Creditor Action - debt recovery processes
Get impartial, independent advice from leading debt charity, the CCCS, on how to take your first steps to get out of debt.
If you fall behind with credit repayments, knowing what creditors can and cannot do, and understanding their processes, can remove uncertainty and help you deal with the situation effectively.
Charges and interest
If you miss payments or go over your borrowing limit, you will be charged a penalty by creditors on top of normal interest charges. Charges are stated upfront in the credit application terms and conditions you’ll sign, but can be altered by creditors.
If you believe a creditor has added the charges unfairly, you may be able to claim these back by complaining or through civil court action, but in most cases you can’t stop them being added.
Once you default, creditors will try to collect arrears by:
- Calling and sending letters from their in-house collections department, requesting payment - gradually becoming more threatening, mentioning possible court action
- Sending a default notice if you miss a number of payments (usually between three and six), or make reduced payments, if the debt is regulated by the Consumer Credit Act
- If you cannot pay, the agreement is cancelled, and the debt usually passed to a collections subsidiary, or sold to an external agency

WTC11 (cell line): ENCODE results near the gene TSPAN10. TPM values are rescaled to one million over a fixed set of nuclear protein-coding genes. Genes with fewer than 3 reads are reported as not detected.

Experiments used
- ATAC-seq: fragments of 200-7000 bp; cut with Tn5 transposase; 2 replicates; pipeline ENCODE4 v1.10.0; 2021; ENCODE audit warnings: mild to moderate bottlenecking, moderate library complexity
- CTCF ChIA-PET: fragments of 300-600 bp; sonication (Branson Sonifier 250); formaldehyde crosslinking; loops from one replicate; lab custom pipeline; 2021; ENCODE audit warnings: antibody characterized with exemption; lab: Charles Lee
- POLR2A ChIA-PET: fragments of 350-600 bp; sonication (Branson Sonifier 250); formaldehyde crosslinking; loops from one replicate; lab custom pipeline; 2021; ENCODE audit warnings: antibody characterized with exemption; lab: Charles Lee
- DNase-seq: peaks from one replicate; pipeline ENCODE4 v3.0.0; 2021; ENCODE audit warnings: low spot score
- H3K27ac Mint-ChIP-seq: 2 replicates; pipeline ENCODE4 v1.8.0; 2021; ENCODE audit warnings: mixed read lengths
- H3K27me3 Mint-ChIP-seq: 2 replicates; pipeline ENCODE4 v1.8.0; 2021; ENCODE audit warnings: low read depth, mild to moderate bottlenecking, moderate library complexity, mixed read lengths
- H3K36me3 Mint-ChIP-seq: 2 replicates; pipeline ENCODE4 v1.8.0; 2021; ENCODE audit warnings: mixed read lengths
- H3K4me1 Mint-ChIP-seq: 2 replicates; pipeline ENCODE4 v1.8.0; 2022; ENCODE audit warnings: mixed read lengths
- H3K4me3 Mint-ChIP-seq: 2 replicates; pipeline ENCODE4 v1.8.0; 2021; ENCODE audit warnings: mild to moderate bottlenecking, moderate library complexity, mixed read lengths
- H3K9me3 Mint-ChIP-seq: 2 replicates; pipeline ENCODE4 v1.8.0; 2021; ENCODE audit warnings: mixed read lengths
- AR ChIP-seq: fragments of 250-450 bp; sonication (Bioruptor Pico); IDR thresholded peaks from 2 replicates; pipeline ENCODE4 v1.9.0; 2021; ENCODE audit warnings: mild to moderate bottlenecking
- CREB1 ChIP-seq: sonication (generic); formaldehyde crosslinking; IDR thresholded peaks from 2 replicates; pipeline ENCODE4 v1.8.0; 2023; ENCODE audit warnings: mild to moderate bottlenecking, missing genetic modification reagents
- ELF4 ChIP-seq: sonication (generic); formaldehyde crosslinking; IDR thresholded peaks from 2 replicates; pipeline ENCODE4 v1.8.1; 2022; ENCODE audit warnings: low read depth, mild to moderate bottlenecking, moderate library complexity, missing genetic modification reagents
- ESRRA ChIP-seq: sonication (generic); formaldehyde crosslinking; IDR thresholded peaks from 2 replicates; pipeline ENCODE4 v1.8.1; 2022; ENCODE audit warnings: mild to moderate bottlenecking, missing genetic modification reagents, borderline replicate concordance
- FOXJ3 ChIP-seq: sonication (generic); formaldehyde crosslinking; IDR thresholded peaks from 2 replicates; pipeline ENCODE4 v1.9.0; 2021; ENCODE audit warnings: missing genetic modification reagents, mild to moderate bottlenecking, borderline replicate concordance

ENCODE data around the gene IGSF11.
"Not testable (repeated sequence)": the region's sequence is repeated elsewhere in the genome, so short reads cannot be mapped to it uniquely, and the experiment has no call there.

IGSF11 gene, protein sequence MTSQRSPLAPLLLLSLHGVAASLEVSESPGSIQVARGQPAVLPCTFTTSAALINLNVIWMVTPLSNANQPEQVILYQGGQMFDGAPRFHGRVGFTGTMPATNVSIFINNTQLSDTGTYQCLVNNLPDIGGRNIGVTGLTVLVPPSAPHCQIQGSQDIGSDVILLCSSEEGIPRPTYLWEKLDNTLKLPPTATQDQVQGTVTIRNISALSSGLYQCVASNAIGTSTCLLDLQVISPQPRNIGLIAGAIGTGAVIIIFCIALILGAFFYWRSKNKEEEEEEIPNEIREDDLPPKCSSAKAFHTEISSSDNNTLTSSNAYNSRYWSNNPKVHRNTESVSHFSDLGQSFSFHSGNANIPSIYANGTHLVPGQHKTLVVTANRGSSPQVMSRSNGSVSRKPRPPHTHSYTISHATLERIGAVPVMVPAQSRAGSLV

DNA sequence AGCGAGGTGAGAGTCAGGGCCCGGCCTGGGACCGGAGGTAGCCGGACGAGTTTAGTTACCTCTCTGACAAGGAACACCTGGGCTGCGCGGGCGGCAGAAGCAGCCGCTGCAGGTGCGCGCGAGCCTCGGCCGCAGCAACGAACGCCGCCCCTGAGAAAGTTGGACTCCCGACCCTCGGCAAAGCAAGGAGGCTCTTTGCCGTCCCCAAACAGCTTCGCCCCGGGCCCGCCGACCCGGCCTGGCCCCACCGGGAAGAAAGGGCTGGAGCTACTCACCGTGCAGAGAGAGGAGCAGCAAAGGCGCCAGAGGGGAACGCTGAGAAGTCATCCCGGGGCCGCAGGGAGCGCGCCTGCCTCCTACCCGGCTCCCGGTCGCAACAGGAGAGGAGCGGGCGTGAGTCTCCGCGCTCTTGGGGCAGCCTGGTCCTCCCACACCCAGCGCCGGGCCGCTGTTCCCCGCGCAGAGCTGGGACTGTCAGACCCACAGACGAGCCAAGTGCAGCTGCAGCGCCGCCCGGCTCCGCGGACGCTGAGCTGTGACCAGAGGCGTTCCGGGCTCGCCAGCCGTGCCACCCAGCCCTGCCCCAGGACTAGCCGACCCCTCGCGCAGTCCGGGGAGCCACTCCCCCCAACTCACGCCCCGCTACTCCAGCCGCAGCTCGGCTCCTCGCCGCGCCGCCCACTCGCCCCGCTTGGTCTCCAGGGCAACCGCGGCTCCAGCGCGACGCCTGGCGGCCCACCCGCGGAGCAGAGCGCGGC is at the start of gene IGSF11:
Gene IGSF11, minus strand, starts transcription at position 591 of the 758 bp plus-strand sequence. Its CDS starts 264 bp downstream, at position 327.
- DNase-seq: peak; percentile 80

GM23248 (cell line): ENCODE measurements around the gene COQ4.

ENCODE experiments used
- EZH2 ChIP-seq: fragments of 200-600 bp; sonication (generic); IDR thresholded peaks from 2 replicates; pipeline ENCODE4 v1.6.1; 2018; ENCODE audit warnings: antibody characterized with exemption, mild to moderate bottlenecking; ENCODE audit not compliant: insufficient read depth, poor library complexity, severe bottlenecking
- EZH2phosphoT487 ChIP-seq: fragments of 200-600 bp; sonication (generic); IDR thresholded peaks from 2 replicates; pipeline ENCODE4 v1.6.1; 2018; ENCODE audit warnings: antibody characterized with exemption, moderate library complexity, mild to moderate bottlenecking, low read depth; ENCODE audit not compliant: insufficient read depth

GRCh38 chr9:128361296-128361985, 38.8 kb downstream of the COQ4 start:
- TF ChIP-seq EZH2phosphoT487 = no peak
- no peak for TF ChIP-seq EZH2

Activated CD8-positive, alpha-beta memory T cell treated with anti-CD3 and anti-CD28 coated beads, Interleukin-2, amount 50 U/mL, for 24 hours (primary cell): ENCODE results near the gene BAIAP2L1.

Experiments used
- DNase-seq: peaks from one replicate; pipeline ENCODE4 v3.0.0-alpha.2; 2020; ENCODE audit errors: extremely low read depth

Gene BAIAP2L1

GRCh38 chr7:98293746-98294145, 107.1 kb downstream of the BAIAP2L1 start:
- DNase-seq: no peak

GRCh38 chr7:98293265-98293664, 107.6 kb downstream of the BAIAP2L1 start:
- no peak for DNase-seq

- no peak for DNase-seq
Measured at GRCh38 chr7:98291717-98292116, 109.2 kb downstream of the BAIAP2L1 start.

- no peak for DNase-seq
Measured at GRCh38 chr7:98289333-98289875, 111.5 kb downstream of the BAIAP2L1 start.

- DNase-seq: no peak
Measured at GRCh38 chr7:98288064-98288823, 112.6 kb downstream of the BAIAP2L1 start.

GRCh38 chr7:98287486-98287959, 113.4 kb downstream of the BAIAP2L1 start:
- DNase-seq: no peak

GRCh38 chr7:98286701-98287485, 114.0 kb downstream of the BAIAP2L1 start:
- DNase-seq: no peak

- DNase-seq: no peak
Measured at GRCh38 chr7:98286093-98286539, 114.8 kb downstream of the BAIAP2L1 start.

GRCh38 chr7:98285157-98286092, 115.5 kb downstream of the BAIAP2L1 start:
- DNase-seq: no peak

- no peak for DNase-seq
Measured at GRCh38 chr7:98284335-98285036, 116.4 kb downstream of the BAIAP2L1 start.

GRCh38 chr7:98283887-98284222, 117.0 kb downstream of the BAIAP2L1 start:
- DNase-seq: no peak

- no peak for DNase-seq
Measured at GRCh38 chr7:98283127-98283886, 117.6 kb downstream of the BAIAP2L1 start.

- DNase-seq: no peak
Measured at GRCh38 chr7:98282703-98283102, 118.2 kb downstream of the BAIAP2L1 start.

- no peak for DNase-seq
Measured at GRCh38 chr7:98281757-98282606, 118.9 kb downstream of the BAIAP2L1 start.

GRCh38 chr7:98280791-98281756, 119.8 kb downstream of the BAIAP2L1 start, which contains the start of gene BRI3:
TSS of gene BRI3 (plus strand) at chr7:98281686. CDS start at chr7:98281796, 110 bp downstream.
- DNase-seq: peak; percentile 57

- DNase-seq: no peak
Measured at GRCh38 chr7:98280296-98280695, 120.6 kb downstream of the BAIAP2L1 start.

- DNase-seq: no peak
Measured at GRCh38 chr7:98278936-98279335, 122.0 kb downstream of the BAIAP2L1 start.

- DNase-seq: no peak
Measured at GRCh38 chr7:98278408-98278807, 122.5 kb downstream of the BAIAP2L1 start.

- Court action to force repayment can be tried once a default notice is issued
Contact by creditors
Creditors are entitled to contact you by letter, phone or home visit, but must obey set guidelines established by the Office of Fair Trading (OFT), downloadable from its website. Read these to know your rights.
Letters will often describe ‘possible’ actions creditors ‘could’ or ‘may’ take, rather than what they will or can do. Do not ignore letters, as important paperwork may arrive by post, such as legal documents.
Phone calls from creditors can be upsetting. It is easy for creditors to pressure you for payments. You should not ignore creditors, but do not need to take calls if they upset you or you are repeating yourself.
Unfair debt collection practice, as determined by the OFT, includes:
- Placing phone calls “at unreasonable times and at unreasonable intervals” – although no actual limits are set
- Calling you at work without permission
- Discussing your debts with employers or family members
- Refusing to deal with advice agencies such as CCCS
- Pressuring you to borrow more money to pay off debts
- Pretending to have legal powers they do not have
- Adding unreasonable charges
- Contacting you when a debt is being disputed
The OFT can issue warnings and fines to, or withdraw credit licences from, creditors repeatedly breaching guidelines.
Making a complaint
If a creditor treats you unfairly, complain based on what you believe is “unreasonable”.
Make a written record of calls, voicemails and letters you get. Note the date, time, who called, and what was said. This evidence forms the basis for a written complaint, which should:
- Explain what you feel they are doing wrong, giving as much information as possible
- Refer to sections in the OFT guidelines that they are contravening
- Tell them what you would like them to realistically do to rectify things
- Ask for a copy of their complaints procedure
- State that you will contact the Financial Ombudsman Service if your complaint is unsatisfactorily resolved
- Ask all action to be stopped while your complaint is investigated, as stipulated by the OFT
- Ask them to reply in writing only
- Be sent by recorded delivery, keeping a copy yourself, and of any replies
Although OFT guidelines regulate creditors’ actions, the OFT does not investigate complaints from individuals. Consumer Direct is a good source of help and advice.
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